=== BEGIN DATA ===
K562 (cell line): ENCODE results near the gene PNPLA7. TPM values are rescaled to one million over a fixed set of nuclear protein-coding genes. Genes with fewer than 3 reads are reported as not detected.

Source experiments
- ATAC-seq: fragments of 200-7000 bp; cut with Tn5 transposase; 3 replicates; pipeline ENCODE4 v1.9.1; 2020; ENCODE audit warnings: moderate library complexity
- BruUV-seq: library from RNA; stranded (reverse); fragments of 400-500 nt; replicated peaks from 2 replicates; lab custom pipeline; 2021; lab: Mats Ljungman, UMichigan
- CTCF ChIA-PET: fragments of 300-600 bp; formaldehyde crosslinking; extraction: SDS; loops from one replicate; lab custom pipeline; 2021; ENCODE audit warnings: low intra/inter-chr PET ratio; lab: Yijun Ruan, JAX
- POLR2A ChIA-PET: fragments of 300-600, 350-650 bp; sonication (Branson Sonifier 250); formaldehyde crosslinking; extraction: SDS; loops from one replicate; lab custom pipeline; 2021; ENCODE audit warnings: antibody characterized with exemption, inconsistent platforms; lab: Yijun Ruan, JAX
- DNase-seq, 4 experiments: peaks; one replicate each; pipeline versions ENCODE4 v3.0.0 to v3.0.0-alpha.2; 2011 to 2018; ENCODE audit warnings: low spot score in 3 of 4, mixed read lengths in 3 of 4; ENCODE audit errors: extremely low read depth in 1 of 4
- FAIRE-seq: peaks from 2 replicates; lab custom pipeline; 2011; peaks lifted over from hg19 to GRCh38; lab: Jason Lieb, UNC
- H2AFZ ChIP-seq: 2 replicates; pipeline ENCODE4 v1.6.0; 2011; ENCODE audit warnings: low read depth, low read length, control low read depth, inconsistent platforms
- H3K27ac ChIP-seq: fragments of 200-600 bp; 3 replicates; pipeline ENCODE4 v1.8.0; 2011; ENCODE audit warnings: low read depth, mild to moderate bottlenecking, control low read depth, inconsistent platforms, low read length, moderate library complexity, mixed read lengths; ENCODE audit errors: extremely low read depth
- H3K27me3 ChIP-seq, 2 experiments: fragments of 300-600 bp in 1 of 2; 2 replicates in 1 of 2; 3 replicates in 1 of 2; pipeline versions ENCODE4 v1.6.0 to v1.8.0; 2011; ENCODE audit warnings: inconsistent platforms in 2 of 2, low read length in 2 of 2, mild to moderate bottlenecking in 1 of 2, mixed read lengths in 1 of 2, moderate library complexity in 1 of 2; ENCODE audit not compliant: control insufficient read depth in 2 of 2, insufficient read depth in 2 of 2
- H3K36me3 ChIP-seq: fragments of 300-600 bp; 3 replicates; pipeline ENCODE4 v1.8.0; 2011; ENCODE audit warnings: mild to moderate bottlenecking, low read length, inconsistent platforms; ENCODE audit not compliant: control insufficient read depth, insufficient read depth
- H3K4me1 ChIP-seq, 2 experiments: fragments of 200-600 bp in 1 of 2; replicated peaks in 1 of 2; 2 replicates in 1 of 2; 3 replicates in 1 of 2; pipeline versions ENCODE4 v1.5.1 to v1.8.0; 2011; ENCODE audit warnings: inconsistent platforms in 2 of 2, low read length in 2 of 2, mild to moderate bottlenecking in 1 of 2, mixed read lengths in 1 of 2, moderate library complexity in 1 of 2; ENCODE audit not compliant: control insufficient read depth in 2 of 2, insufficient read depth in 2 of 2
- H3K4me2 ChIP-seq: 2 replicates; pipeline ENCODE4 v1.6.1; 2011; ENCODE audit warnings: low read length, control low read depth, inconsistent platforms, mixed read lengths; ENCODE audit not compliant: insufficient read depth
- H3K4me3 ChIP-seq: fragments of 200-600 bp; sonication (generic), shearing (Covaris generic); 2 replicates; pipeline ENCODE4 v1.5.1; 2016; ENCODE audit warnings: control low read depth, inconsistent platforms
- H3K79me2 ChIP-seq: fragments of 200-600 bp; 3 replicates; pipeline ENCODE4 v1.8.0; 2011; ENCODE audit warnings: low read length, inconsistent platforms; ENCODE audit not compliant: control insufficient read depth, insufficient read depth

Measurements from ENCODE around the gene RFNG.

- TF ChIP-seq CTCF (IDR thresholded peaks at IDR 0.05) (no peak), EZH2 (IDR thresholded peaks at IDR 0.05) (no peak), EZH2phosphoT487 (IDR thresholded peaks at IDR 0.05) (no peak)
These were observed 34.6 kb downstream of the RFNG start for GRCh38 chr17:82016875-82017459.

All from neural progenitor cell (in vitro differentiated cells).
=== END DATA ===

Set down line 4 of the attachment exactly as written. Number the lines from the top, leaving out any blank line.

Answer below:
- BruUV-seq: library from RNA; stranded (reverse); fragments of 400-500 nt; replicated peaks from 2 replicates; lab custom pipeline; 2021; lab: Mats Ljungman, UMichigan